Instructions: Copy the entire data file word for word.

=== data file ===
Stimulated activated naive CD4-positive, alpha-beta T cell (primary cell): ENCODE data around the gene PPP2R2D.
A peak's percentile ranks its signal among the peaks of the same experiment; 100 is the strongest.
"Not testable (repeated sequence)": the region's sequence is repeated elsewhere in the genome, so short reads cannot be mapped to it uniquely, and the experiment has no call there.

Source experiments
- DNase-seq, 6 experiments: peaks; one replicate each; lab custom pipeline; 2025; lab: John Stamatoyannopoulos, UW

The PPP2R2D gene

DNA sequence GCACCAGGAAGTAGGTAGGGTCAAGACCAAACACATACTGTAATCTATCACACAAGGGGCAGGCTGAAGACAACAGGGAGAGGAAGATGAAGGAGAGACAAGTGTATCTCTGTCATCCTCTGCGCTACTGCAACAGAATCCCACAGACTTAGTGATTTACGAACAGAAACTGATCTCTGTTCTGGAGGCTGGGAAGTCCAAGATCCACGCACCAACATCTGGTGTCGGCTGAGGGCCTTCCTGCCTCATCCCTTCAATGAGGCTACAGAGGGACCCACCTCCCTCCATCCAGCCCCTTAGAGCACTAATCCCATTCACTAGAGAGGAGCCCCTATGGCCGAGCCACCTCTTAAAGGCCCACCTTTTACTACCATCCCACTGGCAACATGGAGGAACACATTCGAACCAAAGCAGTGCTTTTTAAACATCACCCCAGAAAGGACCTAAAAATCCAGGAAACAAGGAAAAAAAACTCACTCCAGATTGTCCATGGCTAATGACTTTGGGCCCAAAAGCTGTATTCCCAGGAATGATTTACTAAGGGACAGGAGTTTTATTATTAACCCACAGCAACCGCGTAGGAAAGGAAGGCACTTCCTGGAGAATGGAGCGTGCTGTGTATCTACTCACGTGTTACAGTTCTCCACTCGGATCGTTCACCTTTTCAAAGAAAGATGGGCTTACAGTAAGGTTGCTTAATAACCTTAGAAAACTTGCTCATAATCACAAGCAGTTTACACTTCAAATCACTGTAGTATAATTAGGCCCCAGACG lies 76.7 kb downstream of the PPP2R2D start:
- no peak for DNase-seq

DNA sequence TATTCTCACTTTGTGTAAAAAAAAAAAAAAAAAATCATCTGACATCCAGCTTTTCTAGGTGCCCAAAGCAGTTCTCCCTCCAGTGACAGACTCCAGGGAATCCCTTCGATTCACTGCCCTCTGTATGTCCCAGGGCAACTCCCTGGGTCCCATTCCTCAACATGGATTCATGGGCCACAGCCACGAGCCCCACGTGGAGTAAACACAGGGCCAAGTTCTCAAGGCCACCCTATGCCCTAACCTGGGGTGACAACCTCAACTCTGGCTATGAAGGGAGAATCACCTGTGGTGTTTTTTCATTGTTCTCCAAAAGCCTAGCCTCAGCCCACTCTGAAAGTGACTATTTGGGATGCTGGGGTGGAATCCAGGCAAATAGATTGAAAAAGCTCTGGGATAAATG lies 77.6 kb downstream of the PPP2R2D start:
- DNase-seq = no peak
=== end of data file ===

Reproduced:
Stimulated activated naive CD4-positive, alpha-beta T cell (primary cell): ENCODE data around the gene PPP2R2D.
A peak's percentile ranks its signal among the peaks of the same experiment; 100 is the strongest.
"Not testable (repeated sequence)": the region's sequence is repeated elsewhere in the genome, so short reads cannot be mapped to it uniquely, and the experiment has no call there.

Source experiments
- DNase-seq, 6 experiments: peaks; one replicate each; lab custom pipeline; 2025; lab: John Stamatoyannopoulos, UW

The PPP2R2D gene

DNA sequence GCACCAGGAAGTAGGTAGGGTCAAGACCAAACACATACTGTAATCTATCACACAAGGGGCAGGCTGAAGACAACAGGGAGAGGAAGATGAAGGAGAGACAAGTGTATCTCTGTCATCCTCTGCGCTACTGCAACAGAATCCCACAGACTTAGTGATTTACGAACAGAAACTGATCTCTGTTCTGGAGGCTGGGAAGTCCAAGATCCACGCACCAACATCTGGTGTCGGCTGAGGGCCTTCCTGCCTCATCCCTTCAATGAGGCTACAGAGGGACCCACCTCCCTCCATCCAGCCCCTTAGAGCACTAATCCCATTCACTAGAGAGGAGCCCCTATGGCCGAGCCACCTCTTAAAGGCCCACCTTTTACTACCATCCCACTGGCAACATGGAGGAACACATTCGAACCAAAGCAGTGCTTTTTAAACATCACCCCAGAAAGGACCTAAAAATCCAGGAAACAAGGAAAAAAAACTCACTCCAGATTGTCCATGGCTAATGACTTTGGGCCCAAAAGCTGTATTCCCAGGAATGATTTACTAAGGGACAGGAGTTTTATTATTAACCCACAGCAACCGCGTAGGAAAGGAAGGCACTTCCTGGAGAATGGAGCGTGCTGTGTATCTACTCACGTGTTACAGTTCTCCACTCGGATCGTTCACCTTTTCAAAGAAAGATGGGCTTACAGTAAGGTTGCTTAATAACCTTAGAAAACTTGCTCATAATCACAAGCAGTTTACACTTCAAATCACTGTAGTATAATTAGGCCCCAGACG lies 76.7 kb downstream of the PPP2R2D start:
- no peak for DNase-seq

DNA sequence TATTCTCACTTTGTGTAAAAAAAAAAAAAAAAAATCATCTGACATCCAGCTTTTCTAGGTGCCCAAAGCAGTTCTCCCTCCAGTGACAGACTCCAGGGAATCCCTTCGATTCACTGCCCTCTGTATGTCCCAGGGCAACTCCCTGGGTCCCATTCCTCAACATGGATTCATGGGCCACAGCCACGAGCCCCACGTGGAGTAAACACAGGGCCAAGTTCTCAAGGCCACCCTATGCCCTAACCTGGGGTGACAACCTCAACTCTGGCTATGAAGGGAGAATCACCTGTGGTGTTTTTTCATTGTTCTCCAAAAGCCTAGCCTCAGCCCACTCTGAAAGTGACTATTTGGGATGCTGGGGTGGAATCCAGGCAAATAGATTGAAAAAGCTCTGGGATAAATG lies 77.6 kb downstream of the PPP2R2D start:
- DNase-seq = no peak